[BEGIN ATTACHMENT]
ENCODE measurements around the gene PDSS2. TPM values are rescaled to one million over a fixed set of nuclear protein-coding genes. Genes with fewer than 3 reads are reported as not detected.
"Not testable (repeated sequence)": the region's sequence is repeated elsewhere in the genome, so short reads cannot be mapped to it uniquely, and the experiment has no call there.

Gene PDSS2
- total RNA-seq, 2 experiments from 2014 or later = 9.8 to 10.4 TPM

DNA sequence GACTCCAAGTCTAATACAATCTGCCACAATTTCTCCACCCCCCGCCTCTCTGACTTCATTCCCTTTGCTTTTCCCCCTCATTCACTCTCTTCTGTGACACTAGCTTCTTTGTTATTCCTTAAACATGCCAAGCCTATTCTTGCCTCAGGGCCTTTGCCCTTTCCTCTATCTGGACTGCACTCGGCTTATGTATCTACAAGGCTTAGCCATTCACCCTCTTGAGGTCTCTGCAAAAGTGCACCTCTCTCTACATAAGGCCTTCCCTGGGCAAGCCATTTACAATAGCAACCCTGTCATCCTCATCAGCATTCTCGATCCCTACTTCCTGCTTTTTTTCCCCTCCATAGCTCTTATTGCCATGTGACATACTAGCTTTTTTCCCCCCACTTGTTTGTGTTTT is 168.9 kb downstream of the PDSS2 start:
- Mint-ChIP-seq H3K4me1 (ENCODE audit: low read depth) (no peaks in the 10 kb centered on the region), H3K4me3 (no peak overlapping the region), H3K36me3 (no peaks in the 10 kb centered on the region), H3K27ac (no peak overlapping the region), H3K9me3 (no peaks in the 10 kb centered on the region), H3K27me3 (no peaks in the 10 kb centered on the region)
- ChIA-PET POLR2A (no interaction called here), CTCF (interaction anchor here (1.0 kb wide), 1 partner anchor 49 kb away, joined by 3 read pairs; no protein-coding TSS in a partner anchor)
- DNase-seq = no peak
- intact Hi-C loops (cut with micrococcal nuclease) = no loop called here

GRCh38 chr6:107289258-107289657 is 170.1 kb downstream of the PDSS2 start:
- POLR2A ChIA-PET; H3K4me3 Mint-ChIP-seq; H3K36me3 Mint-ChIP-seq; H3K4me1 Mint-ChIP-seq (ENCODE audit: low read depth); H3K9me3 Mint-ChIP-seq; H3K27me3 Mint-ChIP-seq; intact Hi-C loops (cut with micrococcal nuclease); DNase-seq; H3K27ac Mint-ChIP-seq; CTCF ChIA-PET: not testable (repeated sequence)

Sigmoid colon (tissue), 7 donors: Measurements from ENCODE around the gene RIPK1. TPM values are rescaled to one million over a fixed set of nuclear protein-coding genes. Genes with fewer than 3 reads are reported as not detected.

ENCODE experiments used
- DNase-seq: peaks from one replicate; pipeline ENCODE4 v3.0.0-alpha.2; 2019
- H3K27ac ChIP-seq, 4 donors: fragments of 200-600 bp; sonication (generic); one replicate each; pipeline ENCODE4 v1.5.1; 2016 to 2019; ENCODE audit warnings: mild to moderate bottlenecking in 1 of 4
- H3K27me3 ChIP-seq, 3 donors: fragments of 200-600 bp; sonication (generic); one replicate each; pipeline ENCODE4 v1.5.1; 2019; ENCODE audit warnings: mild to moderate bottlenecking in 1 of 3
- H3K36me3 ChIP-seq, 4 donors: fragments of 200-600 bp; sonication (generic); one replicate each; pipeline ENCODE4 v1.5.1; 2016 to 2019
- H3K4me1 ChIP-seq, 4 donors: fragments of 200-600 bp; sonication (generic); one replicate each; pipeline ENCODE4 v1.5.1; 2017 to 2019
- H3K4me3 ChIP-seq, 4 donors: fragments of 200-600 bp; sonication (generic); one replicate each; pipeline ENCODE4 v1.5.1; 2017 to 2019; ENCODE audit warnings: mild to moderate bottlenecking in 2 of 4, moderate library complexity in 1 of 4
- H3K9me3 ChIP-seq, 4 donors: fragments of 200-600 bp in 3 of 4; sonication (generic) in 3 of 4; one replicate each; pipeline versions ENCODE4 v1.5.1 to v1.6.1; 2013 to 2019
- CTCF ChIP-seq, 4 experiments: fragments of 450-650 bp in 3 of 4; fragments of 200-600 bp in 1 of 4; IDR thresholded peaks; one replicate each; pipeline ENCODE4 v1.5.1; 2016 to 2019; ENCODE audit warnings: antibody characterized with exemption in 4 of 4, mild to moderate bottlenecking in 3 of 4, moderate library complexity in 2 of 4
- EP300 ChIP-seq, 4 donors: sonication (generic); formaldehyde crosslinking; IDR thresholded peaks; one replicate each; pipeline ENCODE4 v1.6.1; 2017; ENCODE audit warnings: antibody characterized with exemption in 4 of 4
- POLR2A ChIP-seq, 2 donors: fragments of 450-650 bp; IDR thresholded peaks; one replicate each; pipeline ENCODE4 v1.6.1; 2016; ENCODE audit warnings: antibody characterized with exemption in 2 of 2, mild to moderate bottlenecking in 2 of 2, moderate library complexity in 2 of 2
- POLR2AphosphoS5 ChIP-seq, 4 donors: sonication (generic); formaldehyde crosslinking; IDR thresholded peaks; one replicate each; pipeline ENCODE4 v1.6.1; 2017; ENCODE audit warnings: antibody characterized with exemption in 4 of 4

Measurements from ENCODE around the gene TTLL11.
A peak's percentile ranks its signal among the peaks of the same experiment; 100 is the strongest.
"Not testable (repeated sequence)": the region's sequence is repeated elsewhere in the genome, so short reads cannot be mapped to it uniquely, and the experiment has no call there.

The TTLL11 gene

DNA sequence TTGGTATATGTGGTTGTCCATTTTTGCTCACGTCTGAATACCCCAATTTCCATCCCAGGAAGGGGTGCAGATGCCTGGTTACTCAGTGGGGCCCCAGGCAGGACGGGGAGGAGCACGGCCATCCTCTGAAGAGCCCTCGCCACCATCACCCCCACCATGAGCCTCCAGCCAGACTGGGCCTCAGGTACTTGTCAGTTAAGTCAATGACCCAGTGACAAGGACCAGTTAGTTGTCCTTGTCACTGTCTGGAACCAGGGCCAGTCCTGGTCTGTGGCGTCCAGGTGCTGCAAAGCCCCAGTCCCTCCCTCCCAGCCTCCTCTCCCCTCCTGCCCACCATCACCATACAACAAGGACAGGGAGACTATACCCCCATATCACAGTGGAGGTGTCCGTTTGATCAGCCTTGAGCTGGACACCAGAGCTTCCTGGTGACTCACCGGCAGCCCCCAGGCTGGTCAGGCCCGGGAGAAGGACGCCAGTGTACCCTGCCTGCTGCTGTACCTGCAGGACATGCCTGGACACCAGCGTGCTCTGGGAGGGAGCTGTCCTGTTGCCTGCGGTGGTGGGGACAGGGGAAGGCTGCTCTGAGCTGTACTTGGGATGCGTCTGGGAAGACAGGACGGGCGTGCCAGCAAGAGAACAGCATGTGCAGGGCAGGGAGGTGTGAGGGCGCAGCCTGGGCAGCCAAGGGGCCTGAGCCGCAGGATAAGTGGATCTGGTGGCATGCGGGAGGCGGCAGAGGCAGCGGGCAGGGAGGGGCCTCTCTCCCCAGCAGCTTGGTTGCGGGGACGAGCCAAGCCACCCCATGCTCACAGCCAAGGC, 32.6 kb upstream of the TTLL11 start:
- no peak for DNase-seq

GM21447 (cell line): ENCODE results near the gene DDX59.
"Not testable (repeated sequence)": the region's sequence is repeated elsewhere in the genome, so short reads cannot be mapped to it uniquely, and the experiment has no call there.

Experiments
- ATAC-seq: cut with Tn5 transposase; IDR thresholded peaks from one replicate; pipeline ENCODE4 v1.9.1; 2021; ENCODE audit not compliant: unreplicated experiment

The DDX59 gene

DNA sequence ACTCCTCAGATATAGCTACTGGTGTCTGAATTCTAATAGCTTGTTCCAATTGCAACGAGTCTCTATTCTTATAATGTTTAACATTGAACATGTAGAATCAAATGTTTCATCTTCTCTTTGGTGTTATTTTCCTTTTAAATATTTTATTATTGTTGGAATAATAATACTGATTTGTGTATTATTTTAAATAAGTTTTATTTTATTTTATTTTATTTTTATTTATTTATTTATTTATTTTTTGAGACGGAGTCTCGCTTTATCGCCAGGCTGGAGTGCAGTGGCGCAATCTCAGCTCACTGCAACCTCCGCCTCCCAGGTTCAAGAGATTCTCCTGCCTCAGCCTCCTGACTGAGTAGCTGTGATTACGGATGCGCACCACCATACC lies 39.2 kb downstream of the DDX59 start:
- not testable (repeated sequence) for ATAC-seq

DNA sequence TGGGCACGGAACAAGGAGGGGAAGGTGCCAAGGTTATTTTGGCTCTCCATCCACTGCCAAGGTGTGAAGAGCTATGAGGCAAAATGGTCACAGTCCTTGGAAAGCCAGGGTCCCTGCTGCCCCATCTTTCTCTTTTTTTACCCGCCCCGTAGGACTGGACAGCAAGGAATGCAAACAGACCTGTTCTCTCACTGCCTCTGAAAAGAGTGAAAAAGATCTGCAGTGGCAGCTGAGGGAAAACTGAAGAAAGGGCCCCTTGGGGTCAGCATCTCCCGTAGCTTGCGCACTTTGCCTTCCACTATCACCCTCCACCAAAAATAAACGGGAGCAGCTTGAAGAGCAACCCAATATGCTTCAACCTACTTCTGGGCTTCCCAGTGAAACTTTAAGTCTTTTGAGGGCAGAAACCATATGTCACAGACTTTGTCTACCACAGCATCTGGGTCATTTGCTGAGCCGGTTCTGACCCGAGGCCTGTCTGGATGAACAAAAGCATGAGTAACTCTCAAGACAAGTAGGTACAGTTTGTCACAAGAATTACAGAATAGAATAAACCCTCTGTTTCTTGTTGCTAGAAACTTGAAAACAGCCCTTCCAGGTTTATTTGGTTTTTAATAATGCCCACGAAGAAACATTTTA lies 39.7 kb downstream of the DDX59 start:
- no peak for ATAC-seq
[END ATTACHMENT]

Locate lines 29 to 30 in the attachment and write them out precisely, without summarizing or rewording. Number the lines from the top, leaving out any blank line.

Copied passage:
DNA sequence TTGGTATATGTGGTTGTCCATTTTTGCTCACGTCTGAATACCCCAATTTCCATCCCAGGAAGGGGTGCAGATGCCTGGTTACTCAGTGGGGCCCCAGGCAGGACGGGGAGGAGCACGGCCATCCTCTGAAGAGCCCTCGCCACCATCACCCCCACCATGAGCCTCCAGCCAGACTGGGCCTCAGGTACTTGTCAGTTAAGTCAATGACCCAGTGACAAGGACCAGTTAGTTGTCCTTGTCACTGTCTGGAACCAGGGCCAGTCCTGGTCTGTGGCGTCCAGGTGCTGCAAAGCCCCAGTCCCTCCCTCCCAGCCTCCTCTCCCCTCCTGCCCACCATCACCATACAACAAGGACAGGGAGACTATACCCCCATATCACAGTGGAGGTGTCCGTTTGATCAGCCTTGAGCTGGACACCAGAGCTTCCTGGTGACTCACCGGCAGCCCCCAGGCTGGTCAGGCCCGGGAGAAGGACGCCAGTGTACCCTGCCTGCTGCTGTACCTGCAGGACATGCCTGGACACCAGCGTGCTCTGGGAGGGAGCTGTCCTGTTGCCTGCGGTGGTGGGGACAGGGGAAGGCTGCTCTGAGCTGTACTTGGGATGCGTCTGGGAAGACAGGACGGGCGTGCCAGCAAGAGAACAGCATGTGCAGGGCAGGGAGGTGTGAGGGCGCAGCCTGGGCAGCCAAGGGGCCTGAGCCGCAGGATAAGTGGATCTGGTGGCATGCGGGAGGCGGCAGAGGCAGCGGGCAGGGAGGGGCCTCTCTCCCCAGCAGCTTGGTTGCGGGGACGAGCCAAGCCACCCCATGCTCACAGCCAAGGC, 32.6 kb upstream of the TTLL11 start:
- no peak for DNase-seq